Also this week: the world’s luckiest ecologist, why you should move to Tulsa, R package vs. researcher degrees of freedom, app vs. LaTeX, when x>x, the Good
Place Class, and more. Lots of good stuff this week!
UPDATE: Of all the links to be late to:
Apparently there’s now an app that can take a screenshot of an equation and automatically convert it to LaTeX. Even if the equation is handwritten. If only it worked with MS Equation Editor too, lamented this non-LaTeX user. (ht @noahpinion)
Queen’s University is running a 2-day summer workshop on modeling structured populations. Looks like they have plenty of good speakers lined up (Cherie Briggs, Ottar Bjørnstad, Aaron King, Helen Wearing…) Follow the link for information on how to attend and present a poster.
An R package that attempts to count and visualize “researcher degrees of freedom”, exhaustively and automatically. Certainly useful as a teaching tool, potentially useful in research as well. Though there are surely aspects of researcher degrees of freedom that resist enumeration, aren’t there? (ht Andrew Gelman)
A statistical profile of Twitter-using economists and how they use Twitter. Interesting. I’d be curious to see a similar analysis for ecology Twitter.
Anna Grear vs. John Quiggin on whether we should extend human rights to apply to nature as a way to protect and conserve nature. I think I disagree with both of them, but I don’t know much about the topic.
Data on what predicts undergraduate major choice in the US. Depending on your temperament, you will be either amused or disturbed to learn the extent to which random happenstance (e.g., the times of day at which classes are scheduled) apparently predicts choice of major. Note that I haven’t read the studies underlying the linked news article, so can’t vouch for them. Possibly, some of the results are p-hacked or type M errors or etc. FWIW (maybe not much), some of the results ring very true to me, such as that biology is among the majors most often dropped. But I’m mostly just passing this along so you can follow up yourself if you’re interested.
An argument that highly educated people and “creatives” should consider moving to mid-sized US cities, even those that are perceived as “uncool” and located in rural and politically-conservative states. (ht @noahpinion) Basically: if you’d consider living and working in (say) Austin, Portland OR, or Asheville, you should consider (say) Tulsa, Des Moines, and Boise too. Because you’ll get similar amenities and “vibe”, only much cheaper. I link to this because I wonder if the same argument applies to some ecology faculty job seekers. Ecology faculty jobs in rural states tend to get relatively few applicants (though still many in an absolute sense). No doubt there are good reasons for that–I’m sure many ecology faculty job seekers who pass on applying for jobs in places like Tulsa and Des Moines really wouldn’t be happy living and working in those places. But is that true for everybody who chooses not to apply to ecology faculty jobs in such places? I dunno, what do you think? Maybe a different way to ask the same question (or a similar question) is: how common do you think it is for ecology faculty job seekers (or anyone really) to move someplace and then be surprised at how much or how little they like it? As a postdoc, I had the experience of moving somewhere I hadn’t ever visited, that was very different from any place I’d ever lived before and very far from family, and being pleasantly surprised how much I liked it. That is, I didn’t know enough about either the place or my own preferences to accurately predict how well I’d like it. Does that make me unusual?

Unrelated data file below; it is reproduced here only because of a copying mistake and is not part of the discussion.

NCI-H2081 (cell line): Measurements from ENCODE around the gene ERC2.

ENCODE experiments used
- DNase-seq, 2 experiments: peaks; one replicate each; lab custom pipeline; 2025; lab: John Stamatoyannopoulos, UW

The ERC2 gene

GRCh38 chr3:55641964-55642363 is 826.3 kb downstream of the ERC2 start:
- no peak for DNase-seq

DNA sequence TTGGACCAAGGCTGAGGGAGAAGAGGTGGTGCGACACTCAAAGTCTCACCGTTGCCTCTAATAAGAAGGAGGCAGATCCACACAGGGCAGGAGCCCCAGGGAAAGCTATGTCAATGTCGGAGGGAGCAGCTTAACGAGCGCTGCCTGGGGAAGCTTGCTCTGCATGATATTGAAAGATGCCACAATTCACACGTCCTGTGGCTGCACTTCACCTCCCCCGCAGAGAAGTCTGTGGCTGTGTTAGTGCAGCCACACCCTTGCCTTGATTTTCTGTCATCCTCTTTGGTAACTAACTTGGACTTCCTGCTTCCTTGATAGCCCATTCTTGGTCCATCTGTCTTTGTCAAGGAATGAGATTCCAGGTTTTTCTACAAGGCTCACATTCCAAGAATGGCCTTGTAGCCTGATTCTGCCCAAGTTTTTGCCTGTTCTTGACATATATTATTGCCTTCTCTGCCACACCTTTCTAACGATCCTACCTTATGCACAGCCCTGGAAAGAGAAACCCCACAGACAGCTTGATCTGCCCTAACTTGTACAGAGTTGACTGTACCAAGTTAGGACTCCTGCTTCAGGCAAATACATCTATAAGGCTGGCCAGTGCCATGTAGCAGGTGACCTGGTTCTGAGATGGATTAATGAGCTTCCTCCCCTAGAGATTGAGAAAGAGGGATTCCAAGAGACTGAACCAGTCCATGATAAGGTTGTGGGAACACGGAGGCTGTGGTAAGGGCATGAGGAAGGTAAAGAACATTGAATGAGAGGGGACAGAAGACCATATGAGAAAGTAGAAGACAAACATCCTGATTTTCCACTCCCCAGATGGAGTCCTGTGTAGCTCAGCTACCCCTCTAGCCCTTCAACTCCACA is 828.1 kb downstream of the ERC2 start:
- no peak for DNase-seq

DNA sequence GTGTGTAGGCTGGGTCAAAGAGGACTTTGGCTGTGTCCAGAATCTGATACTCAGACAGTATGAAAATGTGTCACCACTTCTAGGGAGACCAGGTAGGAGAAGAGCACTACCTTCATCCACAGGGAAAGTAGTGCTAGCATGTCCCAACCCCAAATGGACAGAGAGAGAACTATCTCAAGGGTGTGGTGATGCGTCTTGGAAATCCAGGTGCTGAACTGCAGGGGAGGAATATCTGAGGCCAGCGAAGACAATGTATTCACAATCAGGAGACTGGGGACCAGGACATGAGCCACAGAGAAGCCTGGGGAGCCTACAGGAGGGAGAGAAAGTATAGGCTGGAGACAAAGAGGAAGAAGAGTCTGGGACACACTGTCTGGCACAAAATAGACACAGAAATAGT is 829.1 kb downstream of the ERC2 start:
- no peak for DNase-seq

An admirably clear and accessible overview of new work debunking recent high profile attempts to detect geographic variation in selection on genetic variation for human height across Europe. I link to this mainly because it got me thinking back to our old post on “small effects” and when they can matter. Here, very slight biases in effect size estimates end up mattering a lot because they’re consistent biases across many, many genetic loci.
Turns out that huge piles of research associating smartphone and social media use with bad health outcomes are unreliable because they all depend on self-reports of smartphone and social media use. Self-reported use turns out to be only very loosely correlated with actual use. I link to this mainly because it got me thinking back to Meghan’s old post on the 80 hour academic work week myth. People’s self-reports of how much time they spend doing anything are basically rubbish, except maybe for scheduled tasks.
Continuing with the theme of “linking to stuff that got me thinking back to old posts”: there’s no such thing as being on the wrong side of history. Which got me thinking back to this old post asking if there are any currently widely-accepted scientific practices that will someday be seen as unethical.
It’s very hard to apply basic choice theory to Brexit. I leave it to others better-qualified than me to decide if this illustrates something about choice theory, something about Brexit, both, or neither.
Be careful out there Meghan. 🙂 (ht @dandrezner)
This makes me feel like I should order more used books from Amazon: